• unsol

    What is with the anti Herald stuff – is it because they are so extraordinarily shite (which they clearly are if this article is anything to go by…along with some of the other pearlers you have posted) or is it something personal?

    Re pay as you weigh I like it. I watched 7 Sharp last night (yes I did) & one of the guys there interviewed a big Samoan fella in Wellington. The man said that what wasnt being reported is that for the extra price in fares the large people will get more leg room etc.

    So isn’t this fair? They pay more & sit in a section that doesnt involve their lard spilling over to other passengers.

    The only thing I would like to see though is clarification of the finer details – the ABs are considered obese because they are well above their BMI. While they are clearly not they are still huge & personally I wouldn’t want someone their size sitting next to me either.

    So maybe alternate rows – skinny row/large row (where perhaps three or 2 seats becomes 2 or 1 seat)?

  • Bunswalla

    Two Irish moose hunters were flown in to the wilds of Canada for 4 days hunting. When the pilot came back he saw the number of moose they’d shot and said there was no way the plane could take off with them, their gear and all the dead animals. They protested loudly and said that the previous year they had the same number of moose and the plane managed to take off OK. Reluctantly the pilot agreed, loaded everything onto the plane and it struggled into the air. It wasn’t long before it started to wobble and inevitably crash-landed in a forest.

    After a couple of hours the hunters came to, and looked around them in disbelief. Where the hell are we? asked one of them. Not sure, said his mate, but it looks to be quite close to where we came down last year!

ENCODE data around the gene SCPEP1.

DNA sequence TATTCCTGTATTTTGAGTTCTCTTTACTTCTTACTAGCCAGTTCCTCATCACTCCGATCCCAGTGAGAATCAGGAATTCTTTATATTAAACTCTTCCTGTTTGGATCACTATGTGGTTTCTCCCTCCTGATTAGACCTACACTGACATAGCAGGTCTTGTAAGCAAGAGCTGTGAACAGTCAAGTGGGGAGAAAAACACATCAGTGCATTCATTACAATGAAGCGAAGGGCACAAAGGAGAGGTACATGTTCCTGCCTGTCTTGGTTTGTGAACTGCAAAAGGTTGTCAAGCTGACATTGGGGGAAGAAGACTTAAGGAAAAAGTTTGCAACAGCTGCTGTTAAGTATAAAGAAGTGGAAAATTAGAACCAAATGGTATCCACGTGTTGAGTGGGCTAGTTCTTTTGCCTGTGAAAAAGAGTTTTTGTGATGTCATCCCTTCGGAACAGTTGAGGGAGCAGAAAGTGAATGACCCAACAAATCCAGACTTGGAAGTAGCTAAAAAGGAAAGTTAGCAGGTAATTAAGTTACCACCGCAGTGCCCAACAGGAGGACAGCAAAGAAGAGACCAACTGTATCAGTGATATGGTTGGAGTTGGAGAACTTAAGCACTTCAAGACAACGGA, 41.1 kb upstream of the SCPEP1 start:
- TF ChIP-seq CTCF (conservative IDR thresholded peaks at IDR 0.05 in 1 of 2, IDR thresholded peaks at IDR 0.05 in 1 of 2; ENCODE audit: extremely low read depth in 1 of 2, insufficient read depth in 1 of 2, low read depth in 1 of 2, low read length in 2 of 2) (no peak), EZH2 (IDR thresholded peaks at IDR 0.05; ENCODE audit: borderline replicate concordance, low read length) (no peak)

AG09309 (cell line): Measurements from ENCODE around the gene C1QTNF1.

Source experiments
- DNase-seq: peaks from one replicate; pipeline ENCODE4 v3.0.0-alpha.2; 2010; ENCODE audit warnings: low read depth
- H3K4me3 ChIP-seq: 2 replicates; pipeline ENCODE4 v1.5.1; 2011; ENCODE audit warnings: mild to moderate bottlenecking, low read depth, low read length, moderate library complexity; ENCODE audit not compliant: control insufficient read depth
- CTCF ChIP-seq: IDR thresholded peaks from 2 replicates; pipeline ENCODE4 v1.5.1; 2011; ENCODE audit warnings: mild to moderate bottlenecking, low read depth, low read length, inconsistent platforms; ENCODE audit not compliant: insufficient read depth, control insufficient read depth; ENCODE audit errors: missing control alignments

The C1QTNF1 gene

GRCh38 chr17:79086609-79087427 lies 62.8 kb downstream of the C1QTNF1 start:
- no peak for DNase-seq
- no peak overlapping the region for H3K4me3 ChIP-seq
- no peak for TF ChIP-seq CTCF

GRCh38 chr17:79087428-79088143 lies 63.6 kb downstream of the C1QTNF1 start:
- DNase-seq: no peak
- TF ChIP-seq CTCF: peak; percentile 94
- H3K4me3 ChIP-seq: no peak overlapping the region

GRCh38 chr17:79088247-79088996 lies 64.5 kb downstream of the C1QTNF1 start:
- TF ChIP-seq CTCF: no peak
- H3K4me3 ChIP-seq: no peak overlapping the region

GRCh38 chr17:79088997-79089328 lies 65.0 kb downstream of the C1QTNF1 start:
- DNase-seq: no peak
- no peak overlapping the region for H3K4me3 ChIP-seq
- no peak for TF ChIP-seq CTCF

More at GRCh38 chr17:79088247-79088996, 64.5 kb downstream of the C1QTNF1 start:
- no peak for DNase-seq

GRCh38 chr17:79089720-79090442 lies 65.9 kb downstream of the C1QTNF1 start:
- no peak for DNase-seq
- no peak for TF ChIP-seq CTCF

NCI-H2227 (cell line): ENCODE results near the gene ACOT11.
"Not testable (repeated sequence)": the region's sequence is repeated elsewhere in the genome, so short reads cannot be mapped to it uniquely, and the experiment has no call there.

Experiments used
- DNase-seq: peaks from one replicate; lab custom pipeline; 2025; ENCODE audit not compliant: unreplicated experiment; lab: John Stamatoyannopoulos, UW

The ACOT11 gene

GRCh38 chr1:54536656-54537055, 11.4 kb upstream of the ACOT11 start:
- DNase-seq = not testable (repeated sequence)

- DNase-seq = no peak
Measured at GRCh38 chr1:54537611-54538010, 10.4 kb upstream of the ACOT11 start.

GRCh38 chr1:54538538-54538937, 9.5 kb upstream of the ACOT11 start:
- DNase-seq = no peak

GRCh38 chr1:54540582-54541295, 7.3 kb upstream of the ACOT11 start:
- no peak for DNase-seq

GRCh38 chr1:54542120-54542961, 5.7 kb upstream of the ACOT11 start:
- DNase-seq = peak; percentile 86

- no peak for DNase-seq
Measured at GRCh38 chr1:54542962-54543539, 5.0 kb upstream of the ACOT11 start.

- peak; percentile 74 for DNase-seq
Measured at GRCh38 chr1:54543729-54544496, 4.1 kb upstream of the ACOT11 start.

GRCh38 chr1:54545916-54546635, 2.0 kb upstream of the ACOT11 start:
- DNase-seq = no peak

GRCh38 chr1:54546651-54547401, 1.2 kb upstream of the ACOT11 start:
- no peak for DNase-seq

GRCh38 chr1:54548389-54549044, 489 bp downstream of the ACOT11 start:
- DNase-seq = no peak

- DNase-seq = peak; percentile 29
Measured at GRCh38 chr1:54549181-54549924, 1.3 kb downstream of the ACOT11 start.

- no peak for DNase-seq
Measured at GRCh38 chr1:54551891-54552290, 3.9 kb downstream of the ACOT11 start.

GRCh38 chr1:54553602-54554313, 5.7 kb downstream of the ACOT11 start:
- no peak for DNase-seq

• unsol

      Haha what is it with lame jokes always being the best! Laugh out loud bunny – must share that…..

    • Random66

      haha, you wouldn’t per chance be implying hunters are foolish, selfish or just plain stupid would you? If so, ssshh WO will hear you :)

  • I don’t mind confessing I was sucked in by yesterday’s front page and just assumed it was a fleet of large planes. Bloody Herald!

  • In Vino Veritas

    Yup, I’ve flown between islands in Samoa and you can only fit four or six people in the plane, depending on luggage and other stuff.

  • Jim

    A while ago the TV program “Air Crash Investigation” had a story of a commuter plane in the US (a 19 seater) that crashed right after take-off because the average passenger weight tables were out of date. When the plane took off it was overweight and its centre of gravity was too far back. This crash prompted the US authorities to get an up to date table of the “average” passengers weight.
    For an airline such as Air Samoa that is flying small aircraft the weight those planes are carrying and where that weight is located is crucial to the safety of the plane and its occupants.
    A separate issue is whether charging should be by weight alone – but given that the economics of running their aircraft is at least partly dependent on the weight they are carrying they do have a case.

  • LabTested

    That’s not Samoa Air. That is Lufthansa. Smallest economy class seats & lack of leg room for any airline I have flown. More than once I have spent 12 hours on a Lufthansa flight with someone else’s stomach on my arm rest.

    Now I pay more & go with Air NZ (although having to transit Heathrow is a pain)